Prediction Strike faces regulatory action in Ohio and New Jersey

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Prediction Strike, a self-described fantasy sports stock market platform, is reportedly under investigation in both Ohio and New Jersey as US regulators crack down on operators offering betting under the guise of DFS sites. 

As reported by Legal Sports Report, the Ohio Casino Control Commission is investigating Prediction Strike alongside four other websites for allegedly offering prop bets without a sports betting license in the state. 

It came after the OCCC conducted its monthly meeting last week, in which officials bemoaned the potentially illegal activity taking place in the Buckeye State and noting the commission would crack down on such operators. 

Without specific reference to Prediction Strike, the Executive Director of the OCCC Matt Schuler said: “In every part of gaming that we regulate, there are always challenges with skill games, it’s illegal casinos masquerading as games of skill. 

“We talked about these contests that they offer proposition wagers, which are part of sports gaming against the house, but trying to call them fantasy contests. There’s an army of these out there and the staff has a regular course of action scanning out there to see who’s doing business in the state of Ohio.”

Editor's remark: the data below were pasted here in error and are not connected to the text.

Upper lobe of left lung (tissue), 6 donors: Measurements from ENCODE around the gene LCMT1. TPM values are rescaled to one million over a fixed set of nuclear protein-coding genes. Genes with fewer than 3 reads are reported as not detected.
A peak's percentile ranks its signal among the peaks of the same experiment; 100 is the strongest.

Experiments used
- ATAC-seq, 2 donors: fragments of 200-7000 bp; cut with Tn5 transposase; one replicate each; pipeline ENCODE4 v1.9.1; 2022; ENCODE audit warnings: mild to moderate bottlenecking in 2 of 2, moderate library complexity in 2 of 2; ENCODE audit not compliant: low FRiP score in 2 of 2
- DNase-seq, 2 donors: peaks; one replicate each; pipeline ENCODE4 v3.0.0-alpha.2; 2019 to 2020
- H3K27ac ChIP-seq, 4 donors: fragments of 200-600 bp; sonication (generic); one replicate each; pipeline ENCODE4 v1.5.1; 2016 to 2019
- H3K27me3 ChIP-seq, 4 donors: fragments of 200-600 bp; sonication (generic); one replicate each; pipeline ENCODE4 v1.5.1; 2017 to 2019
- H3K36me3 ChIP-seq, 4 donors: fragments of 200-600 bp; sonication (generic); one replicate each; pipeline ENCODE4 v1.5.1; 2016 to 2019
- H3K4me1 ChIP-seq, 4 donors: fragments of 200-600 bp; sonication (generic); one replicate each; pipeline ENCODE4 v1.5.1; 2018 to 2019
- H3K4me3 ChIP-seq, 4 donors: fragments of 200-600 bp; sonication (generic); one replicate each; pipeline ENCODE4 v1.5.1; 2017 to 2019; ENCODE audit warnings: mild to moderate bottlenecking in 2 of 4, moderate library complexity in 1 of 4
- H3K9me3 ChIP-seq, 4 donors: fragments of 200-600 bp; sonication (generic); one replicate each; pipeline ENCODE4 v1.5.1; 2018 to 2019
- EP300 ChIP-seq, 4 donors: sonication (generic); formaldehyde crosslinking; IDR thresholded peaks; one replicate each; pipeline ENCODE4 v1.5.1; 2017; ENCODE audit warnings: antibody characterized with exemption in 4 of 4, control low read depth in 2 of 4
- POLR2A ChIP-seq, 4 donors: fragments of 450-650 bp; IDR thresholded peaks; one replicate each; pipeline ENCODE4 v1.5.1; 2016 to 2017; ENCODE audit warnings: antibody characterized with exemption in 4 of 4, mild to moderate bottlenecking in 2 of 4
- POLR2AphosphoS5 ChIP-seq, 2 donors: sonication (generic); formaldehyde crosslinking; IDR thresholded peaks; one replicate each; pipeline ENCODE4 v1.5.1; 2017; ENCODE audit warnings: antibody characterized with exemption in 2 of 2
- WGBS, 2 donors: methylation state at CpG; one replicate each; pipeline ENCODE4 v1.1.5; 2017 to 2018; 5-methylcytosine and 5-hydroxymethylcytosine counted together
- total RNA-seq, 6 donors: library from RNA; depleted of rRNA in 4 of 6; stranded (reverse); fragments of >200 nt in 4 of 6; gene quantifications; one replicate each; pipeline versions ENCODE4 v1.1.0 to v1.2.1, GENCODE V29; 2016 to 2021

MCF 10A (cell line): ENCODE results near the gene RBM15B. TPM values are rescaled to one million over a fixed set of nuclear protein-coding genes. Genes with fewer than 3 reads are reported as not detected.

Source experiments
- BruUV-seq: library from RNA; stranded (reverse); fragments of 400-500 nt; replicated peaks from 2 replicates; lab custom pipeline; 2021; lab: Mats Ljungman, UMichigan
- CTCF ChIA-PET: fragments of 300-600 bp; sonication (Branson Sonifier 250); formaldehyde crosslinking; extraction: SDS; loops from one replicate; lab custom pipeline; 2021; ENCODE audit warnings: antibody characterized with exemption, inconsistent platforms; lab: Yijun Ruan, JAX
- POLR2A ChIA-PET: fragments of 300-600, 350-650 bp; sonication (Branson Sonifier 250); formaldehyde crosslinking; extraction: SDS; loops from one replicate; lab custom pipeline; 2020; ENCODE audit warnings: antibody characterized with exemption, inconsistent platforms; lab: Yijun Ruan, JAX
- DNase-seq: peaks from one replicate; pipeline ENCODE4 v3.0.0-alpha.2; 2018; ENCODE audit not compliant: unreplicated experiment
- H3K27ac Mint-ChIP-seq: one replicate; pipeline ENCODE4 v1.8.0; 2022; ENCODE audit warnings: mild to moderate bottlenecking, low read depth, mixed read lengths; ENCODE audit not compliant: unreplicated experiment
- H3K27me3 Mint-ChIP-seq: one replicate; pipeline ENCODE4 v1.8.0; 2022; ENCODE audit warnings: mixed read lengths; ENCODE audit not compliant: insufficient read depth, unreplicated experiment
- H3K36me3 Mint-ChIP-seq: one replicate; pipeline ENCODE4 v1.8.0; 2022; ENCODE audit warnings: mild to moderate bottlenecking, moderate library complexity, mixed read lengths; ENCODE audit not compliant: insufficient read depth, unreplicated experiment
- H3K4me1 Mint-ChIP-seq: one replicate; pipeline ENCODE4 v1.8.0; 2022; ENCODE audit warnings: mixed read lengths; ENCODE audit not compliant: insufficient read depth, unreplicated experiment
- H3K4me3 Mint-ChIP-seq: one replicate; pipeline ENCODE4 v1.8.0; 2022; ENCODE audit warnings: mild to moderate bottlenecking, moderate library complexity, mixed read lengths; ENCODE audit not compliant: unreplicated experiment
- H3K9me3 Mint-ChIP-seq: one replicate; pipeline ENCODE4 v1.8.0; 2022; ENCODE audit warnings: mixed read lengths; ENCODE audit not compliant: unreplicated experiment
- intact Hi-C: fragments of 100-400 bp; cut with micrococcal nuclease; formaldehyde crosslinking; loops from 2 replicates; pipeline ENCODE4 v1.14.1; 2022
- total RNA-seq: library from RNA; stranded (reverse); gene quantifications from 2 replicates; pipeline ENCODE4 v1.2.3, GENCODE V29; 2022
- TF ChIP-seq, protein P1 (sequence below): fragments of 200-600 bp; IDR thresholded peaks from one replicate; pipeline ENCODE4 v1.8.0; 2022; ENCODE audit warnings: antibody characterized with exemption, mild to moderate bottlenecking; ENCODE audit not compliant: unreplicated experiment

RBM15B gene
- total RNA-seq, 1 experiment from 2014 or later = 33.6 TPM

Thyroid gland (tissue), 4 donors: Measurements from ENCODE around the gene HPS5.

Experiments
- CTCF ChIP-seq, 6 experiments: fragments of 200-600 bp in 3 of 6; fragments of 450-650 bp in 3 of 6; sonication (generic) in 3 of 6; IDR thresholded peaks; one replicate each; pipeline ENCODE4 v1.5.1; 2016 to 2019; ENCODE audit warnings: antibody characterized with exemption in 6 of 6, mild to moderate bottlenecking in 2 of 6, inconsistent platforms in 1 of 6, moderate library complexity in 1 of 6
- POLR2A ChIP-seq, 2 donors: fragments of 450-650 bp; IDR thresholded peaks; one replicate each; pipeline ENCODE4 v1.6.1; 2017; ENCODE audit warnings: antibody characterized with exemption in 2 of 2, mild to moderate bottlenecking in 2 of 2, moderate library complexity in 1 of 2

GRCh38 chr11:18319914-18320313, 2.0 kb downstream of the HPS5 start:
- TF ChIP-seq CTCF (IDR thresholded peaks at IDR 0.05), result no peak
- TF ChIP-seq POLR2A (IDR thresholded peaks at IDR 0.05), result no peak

Whilst the OCCC conducts its investigation into Prediction Strike amongst others, it has also emerged that the New Jersey Division of Gaming Enforcement had sent a cease-and-desist letter to the platform back in January, owing to similar violations identified from its operations in the Garden State. 

Following multiple letters dating back to last November, the DGE requested a “detailed description of the services that Prediction Strike is offering in New Jersey, as well as any legal opinions you may have concerning the legality of this activity”, the regulator was not satisfied with the response. 

Cease-and-desist letters have proven to be an effective way of removing illegal operators in Ohio. The OCCC sent a document to PlayUp regarding its Slot+ product, which eventually led to the company leaving the state as well as paying fees up to $120k as well as not applying for an Ohio license for up to four years. 

Schuler added in the meeting: “(We are) getting really good at cease and desist letters, and ready to go forward work with Joe Szymanski if necessary, but the cease and desist have worked pretty well to date. But this is ongoing, this is an ongoing thing.”